Sustainable Priorities

What do we look for when choosing a sustainable product? There’s a lot more to consider than you’d think.

1. Health. For us, it isn’t sustainable if it isn’t healthy for our customers. Period.

2. Product purity. Not a single one of our products contain high fructose corn syrup or trans fats. We consider these to be so detrimental that we outright ban them from our foods. As soon as we made this decision, it didn’t take long for other additives to lose their appeal, and now there are dozens of other products we avoid for similar reasons.

3. Local products. The largest threat to our planet’s sustainability by way of humans is climate change. In goods transportation, the general rule is that the faster the mode, the worse it is for the environment down to the very last mile. The hierarchy for modes of transportation, from most damaging to the environment to the least, is planes, trucks, trains, boats, bicycles, walking. The closer it is to home, the keener we are to evaluate it.

4. Product production integrity. Producing a product should have a minimal negative influence on the environment. Ideally, we aim for a positive influence. A negative consequence is evident in water-cooled chicken. The hazardous water left over from this process simply can’t be allowed back into nature without heavy processing. Heritage products (products without extensive genetic tinkering) are a positive consequence. For example, modern hogs sunburn, while the darker skin of heritage hogs provides protection from direct sunlight. Most heritage vegetables are better suited to survive in their natural environment with minimal intervention from people.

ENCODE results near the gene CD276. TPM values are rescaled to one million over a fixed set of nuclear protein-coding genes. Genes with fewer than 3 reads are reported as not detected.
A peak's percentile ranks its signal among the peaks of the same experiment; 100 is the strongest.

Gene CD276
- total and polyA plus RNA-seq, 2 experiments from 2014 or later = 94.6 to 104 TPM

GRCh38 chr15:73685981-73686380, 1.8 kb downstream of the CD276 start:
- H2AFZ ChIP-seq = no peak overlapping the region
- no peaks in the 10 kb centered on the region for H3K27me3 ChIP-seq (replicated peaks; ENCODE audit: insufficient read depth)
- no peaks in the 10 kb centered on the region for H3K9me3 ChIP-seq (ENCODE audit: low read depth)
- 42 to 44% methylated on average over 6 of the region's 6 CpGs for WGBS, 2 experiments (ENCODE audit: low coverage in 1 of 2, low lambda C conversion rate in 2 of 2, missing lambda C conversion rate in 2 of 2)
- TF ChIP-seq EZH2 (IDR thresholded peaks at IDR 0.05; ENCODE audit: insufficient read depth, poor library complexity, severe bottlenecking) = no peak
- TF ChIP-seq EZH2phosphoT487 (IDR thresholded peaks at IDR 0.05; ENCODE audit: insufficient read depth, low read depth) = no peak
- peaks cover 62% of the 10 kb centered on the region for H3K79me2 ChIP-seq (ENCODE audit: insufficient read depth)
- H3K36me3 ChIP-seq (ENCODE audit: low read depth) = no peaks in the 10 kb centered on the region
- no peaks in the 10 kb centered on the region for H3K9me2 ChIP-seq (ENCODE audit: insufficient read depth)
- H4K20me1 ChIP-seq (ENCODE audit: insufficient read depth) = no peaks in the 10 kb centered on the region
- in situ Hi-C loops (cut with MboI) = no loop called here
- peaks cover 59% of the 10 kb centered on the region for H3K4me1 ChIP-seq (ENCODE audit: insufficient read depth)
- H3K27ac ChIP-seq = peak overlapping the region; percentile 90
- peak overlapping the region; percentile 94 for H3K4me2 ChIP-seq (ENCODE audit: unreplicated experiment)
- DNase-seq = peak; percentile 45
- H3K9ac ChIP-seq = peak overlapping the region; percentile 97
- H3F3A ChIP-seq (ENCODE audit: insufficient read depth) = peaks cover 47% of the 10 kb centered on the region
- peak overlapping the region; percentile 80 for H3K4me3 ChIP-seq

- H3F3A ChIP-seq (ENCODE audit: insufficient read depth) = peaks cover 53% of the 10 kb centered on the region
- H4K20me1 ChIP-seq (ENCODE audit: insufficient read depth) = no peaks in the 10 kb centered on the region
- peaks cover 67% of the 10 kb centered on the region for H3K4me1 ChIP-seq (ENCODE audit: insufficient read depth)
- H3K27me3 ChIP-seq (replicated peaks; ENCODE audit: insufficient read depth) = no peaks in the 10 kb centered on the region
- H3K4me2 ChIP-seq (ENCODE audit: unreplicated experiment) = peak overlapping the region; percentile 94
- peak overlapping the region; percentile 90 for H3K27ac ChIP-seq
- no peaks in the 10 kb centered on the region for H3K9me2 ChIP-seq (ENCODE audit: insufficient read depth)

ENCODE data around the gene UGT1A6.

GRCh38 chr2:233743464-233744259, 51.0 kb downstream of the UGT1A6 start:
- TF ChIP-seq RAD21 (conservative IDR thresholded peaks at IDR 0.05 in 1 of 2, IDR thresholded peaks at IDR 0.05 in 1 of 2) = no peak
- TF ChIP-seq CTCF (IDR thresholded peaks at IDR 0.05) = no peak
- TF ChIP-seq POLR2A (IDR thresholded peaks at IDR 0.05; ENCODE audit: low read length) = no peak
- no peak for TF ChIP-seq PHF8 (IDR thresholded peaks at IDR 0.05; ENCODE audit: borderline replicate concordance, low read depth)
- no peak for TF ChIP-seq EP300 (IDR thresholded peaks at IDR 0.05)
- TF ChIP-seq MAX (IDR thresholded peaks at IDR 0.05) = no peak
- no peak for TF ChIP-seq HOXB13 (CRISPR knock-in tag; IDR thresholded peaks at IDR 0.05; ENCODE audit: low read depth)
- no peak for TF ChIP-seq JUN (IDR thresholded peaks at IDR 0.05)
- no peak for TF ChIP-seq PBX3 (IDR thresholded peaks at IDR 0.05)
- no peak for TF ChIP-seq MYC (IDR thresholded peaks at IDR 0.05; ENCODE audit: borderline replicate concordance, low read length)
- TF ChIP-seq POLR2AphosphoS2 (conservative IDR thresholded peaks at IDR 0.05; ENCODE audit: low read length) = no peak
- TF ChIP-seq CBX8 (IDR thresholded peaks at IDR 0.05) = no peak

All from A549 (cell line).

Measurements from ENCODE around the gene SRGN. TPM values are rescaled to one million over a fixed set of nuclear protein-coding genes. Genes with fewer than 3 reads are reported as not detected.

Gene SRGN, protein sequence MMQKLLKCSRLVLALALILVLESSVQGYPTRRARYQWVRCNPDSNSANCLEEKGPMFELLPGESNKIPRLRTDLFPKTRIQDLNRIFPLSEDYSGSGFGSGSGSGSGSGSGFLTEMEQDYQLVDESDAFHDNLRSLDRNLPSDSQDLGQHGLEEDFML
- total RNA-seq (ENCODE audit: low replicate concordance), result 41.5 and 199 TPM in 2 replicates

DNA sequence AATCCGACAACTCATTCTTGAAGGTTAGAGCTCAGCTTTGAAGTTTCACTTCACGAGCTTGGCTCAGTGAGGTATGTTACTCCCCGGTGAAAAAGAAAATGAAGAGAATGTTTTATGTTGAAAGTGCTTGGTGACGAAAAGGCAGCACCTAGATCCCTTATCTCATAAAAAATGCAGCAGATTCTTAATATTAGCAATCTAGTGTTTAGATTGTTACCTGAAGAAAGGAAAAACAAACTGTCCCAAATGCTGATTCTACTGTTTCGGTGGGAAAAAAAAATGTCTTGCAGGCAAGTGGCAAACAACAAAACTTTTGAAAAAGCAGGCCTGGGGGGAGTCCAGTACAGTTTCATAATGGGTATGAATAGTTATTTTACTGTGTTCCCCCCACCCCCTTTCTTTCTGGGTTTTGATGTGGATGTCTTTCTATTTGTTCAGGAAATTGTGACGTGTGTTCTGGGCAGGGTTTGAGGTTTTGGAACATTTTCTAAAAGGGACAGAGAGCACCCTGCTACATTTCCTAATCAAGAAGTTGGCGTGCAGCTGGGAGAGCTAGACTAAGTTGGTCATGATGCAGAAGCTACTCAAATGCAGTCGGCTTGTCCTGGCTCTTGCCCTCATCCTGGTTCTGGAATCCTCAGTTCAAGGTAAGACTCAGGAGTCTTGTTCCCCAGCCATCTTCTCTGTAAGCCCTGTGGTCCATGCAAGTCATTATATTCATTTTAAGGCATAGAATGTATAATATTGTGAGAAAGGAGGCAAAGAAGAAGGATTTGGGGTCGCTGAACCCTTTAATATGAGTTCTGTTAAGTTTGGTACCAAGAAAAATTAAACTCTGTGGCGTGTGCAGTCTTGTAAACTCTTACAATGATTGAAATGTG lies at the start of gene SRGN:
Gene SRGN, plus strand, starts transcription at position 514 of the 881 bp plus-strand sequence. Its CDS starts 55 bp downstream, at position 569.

5. Market development. We live in a bubble of sustainable food distribution and production. We have the potential to do all the right things in our geographic area and have little to no influence on the world as a whole (save providing an obscure model of what is right). Sustainability is a global issue, and to have a global influence it is important to realise that sustainable developing areas must have a market to become financially viable. Our organic white beans are from China. Though they come to us from a distance, we believe our support is an imperative part in the realisation that there is a market for sustainably produced products, and in encouraging continued effort.

6. Packaging. It is important for us to be aware of not only what comes in our front door, but what goes out our back door to the recycling bins, compost, and even down our drains. We look closely at how products are delivered–a product wrapped in plastic is less desirable than a product wrapped in paper.

We could go on. And on. Sustainability is such a complex issue, with such wide-ranging consequences that the debates have been raging for years. The items we’ve touched on here are literally only the top of the pile.

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